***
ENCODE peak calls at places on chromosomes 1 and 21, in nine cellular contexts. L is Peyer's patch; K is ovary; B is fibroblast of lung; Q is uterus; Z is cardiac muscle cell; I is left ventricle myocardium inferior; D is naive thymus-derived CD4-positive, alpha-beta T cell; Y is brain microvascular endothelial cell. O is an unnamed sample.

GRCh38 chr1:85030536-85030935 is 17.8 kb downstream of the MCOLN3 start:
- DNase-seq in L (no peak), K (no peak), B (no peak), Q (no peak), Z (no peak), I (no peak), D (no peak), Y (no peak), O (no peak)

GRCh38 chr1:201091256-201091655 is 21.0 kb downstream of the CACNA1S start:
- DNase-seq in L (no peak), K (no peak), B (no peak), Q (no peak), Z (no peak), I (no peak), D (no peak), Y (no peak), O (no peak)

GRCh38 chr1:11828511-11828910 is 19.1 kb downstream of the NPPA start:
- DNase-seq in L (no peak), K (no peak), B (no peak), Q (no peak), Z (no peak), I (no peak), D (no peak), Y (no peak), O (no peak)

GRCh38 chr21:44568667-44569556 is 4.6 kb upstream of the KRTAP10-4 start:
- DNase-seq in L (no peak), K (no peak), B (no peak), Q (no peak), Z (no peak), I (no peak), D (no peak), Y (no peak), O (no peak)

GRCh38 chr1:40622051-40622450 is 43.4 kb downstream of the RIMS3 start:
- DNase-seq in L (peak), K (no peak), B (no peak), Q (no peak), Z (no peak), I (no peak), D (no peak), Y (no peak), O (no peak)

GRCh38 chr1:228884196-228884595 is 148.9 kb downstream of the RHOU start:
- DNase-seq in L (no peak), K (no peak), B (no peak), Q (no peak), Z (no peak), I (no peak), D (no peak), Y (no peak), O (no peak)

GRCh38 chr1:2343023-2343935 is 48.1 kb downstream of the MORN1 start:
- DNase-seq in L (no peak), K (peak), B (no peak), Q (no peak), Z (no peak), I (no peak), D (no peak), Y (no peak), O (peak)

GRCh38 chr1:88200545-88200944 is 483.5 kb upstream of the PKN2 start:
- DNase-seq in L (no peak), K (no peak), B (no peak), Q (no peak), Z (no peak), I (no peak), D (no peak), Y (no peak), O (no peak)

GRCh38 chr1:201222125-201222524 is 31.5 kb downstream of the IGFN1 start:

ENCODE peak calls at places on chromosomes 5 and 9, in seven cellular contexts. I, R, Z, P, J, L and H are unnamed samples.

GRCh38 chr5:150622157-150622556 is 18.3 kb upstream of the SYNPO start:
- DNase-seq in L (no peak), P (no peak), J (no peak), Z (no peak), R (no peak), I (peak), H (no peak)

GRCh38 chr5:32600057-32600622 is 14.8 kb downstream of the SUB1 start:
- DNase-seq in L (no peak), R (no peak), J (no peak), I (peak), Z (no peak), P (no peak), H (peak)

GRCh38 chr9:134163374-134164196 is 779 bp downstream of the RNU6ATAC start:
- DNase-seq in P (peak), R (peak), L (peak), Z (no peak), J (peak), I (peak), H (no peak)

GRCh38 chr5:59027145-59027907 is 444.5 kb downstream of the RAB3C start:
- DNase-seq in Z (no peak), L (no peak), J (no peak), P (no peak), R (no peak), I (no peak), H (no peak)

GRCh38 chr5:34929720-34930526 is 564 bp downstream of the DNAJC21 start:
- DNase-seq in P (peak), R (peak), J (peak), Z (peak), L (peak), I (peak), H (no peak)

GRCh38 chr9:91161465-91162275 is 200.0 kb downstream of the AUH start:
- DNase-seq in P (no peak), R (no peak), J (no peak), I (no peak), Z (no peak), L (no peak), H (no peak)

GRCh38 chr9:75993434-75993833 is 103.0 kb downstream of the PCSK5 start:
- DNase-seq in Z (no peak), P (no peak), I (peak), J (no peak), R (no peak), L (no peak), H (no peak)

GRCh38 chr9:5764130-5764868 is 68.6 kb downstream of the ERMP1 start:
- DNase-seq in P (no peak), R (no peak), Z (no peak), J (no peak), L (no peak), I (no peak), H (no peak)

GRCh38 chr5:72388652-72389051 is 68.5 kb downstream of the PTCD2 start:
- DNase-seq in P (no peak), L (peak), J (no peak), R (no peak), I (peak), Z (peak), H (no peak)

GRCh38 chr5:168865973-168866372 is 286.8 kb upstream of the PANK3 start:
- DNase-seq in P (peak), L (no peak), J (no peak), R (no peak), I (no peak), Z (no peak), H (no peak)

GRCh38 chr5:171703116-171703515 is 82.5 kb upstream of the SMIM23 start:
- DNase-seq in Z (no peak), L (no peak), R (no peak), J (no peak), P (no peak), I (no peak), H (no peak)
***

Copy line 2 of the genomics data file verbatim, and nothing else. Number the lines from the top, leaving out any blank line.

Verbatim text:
GRCh38 chr1:85030536-85030935 is 17.8 kb downstream of the MCOLN3 start: